Today we define “cocktail” as just about any drink that contains alcohol. A very broad descriptor and not necessarily correct, at least in a classic sense.
Back when cocktails were first being written about, the early 1800s, the term was applied to drinks that contained a distilled spirit, water, sugar and bitters. There was usually an additional taste and that was citrus, and often, even today, the sugar is added in the form of a sweet spirit, maybe it was the base spirit, or maybe with a piece of fruit.
Yet, even in those early days, bitters were the “secret” ingredient. Just about everything else about a drink is well known and widely available. The alcohol was readily available and labeled. Citrus and fruits were as close as the nearest stand, cart or market. Bitters was where the drink’s creator stood his (in those days it was nearly always a “him”) ground, holding the true secret of the drink so it could not be replicated by just anyone.
Heaven forbid Tom, Dick or Harry comes along and does a drink as well as the bartender. If you think that attitude is silly, ask any chef to share the true recipes of their self-created specialties. Maybe yes, likely no.
And so the aromatic and flavor mysteries of a great cocktail were often wrapped up in the bitters. This was further proven by the fact that many early bartenders and saloon keepers made their own bitters, never revealing what exotic ingredients were present in the little bottles of magic elixir.
The definition of bitters, according to Imbibe Magazine, are “concentrated tinctures combining herbs, spices and botanicals, such as cardamom, aniseed and dried orange peel, their flavors typically (but not always) expressed in high-proof alcohol, with a bracing bitterness from gentian, quassia bark, dandelion or wormwood.”
What the heck? Did you know that Angostura and Peychaud’s, two of the world’s leading brands of bitters, contain alcohol? About 45%. No wonder we love them so much. And no wonder the medical profession of the 1700 and 1800’s used bitters to reduce headaches, settle the stomach, resolve body aches, and enliven a depressed mood. No wonder.
Bitters never cured anything but they made you feel better about having the condition.
These two brands of bitters are primarily made in the Caribbean and the Peychaud family is from New Orleans. On certain islands are the base ingredients of herbs, spices and flowers used in the manufacture of bitters. The precise recipes for these bitters are known to only a few.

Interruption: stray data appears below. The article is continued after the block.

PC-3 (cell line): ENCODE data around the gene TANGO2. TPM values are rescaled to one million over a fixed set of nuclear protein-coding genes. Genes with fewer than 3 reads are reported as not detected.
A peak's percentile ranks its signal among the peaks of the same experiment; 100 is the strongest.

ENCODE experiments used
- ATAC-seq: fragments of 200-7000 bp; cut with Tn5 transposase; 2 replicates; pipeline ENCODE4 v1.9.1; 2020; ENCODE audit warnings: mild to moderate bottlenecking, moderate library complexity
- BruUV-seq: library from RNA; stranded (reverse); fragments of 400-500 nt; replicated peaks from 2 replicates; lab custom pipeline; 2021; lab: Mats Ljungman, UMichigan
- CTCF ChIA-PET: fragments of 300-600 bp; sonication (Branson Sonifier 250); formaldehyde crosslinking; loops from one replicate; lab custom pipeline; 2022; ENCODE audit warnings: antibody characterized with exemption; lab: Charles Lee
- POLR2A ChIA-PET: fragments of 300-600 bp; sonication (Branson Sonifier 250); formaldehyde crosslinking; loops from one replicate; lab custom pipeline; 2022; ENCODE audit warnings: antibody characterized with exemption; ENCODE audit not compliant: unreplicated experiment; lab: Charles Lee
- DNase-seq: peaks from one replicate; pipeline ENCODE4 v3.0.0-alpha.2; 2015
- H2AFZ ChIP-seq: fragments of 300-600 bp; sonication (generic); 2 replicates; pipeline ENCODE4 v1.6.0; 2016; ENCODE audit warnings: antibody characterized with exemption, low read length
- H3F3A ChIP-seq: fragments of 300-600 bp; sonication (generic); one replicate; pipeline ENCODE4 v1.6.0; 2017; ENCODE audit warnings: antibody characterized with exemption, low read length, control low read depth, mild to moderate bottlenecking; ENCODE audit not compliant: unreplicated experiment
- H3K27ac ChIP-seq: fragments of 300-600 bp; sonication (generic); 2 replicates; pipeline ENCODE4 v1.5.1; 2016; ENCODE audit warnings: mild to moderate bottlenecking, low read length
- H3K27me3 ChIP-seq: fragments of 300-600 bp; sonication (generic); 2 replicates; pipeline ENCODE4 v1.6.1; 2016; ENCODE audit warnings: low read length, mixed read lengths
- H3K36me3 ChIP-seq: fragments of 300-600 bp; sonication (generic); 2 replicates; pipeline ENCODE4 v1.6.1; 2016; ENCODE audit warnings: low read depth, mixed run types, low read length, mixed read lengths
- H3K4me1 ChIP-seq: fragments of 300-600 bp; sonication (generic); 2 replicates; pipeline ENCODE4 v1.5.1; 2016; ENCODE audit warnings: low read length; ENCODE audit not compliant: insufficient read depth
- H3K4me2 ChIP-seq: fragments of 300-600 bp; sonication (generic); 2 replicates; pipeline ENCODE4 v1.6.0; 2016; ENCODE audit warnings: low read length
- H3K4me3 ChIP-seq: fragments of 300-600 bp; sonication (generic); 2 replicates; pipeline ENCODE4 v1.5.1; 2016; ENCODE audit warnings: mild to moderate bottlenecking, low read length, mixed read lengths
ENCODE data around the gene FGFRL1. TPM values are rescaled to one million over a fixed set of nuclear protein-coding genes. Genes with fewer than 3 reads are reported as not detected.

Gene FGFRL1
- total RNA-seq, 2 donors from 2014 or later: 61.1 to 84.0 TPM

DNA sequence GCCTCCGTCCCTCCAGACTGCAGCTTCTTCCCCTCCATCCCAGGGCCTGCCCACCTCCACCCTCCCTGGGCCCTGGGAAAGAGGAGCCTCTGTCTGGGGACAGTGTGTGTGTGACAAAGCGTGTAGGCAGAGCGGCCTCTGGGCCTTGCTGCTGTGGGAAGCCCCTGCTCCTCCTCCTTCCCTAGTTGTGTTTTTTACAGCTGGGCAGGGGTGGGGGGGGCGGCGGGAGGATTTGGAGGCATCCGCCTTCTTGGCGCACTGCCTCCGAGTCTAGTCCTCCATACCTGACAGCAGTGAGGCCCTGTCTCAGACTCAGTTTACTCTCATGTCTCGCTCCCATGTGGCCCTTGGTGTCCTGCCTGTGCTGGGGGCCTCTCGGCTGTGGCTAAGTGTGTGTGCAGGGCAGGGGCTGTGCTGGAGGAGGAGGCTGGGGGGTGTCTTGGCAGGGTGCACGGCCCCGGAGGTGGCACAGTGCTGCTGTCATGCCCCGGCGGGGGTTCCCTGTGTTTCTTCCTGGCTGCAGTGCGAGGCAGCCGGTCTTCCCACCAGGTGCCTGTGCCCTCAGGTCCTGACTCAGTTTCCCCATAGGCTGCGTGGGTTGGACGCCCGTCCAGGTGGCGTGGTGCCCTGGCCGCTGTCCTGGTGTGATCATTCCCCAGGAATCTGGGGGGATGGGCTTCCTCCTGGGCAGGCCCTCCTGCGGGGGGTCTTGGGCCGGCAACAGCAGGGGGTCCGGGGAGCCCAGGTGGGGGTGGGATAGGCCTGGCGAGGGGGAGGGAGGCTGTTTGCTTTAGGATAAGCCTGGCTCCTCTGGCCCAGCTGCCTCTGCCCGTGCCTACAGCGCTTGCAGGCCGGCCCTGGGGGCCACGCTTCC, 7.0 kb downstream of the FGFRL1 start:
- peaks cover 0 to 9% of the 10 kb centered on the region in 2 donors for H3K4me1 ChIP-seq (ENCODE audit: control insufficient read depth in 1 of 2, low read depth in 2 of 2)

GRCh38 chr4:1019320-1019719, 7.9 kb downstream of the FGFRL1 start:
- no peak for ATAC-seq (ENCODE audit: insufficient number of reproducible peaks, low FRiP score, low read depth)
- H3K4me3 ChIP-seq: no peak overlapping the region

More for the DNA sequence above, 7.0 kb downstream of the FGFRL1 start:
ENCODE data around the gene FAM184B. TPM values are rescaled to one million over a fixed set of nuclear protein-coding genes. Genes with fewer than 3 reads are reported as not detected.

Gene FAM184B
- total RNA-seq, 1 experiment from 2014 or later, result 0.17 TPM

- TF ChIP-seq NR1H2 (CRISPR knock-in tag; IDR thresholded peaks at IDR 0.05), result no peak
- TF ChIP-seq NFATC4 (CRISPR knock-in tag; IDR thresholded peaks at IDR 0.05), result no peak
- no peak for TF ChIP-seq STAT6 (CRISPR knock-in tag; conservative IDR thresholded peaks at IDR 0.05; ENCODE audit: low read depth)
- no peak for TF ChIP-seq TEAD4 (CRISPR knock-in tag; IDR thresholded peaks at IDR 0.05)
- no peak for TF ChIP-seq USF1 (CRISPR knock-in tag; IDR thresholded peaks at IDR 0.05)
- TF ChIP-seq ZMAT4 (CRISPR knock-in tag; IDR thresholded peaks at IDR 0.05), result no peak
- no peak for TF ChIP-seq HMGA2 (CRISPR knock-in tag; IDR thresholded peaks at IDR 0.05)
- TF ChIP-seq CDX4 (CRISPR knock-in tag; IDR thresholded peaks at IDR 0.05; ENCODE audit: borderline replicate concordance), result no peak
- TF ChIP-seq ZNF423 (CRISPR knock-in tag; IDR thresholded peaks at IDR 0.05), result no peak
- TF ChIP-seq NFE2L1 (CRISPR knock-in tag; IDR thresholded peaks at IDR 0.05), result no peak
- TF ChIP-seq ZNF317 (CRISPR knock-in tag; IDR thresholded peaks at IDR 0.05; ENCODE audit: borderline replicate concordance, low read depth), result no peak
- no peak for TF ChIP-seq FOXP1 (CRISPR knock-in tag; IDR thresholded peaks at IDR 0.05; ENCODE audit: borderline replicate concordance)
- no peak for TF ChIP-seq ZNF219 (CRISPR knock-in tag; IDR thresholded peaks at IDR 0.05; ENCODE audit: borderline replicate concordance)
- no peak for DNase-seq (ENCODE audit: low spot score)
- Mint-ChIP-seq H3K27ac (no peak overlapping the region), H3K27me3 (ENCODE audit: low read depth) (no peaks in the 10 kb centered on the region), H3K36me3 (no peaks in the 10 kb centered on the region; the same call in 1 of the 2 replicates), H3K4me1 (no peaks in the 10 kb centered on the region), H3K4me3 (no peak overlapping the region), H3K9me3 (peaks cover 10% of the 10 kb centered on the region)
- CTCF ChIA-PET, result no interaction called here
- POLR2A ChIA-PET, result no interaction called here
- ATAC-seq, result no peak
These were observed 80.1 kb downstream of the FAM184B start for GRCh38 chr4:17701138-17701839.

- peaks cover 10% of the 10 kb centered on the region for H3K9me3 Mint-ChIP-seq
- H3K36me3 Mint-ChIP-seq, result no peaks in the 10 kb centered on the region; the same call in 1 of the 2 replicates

The role of bitters in a drink is to excite you. Bitters are the equivalent of foreplay. They appeal to both olfactory and palate-feel. Carry that analogy as far as whatever makes you happy.
The use of bitters is always sparing. It does not take much to get the aromatics moving in a most delightful direction. And on the palate the herbs and floral characteristics offer you a layered effect, taking the limited dimensions of the other ingredients to new places. (Okay, it’s about time now for you to get that sexual reference in the last paragraph off your mind.)
There are two categories of bitters, aromatic and citrus. Aromatic bitters work on that important sense, putting your nose in the proper mood to appreciate what your mouth is about to experience. Citrus bitters fell out of favor for many years in the past century, but are now making a major comeback, with modern cocktail writers, like Gary Regan, creating their own brands and featuring the pleasures of oranges, limes, and lemons.
New to the aromatic group is Dale DeGroff’s Pimento Aromatic Bitters. Dale, a great friend of New Orleans and known throughout the (cocktail) world as King Cocktail, partnered with New Orleanian Ted Breaux, of Lucid Absinthe fame, to concoct this bitters at the historic Combier distillery in Saumur, France, in the Loire.
You ask, “why pimento?” Dale answers, “Locked in the heart of this single berry is the essence of cinnamon, ginger, clove, and nutmeg.” I would simply have answered “why not?” but Dale is a much nicer guy than I.
Bitters today are enjoying a renaissance, much like the entire category of cocktails, and they are an important part of what is going on behind the bar. There are even cocktail aficionados who collect the many small-batch bitters being marketed today. And many lovers of cocktails even create their own bitters.
To my way of thinking that’s having way too much time on your hands, but heck, I do enjoy a well-crafted cocktail with several drops of the right bitters, so maybe I should merely applaud, and quit being a smart-aleck.
Drops in Power
We need to do something. And it has to be everything in our power. The Saints are not looking good, and just as importantly, they are not making us feel good.
The free-fall has to end. Since darn few of us are willing to suit up, and I doubt if that would help in any way, we should do what we can to show the guys that the WhoDat Nation has not lost the faith.
One of the things you can do is to drink and eat things that are black and gold. You know, like we do at Carnival. A true New Orleanian is someone who thinks the colors of purple, green and gold look well together, and is willing to eat foods with those colors.
In this case, a true Saints fan knows how outstanding Black and Gold looks together, and we should be willing to drink something in those colors. Whiskey Blue in the W Hotel on Poydras (maybe on the way to the Dome Sunday?) has created The Saint.
In a rocks glass with ice:
1 ½ oz. Anejo Tequila
Slowly add 1 ¼ Black Sambuca
The two spirits will separate on their own. I don’t know how. Specific gravity, I guess. Ask your science teacher. You will have a drink that is Black & Gold. It’s going to make a difference the rest of the season.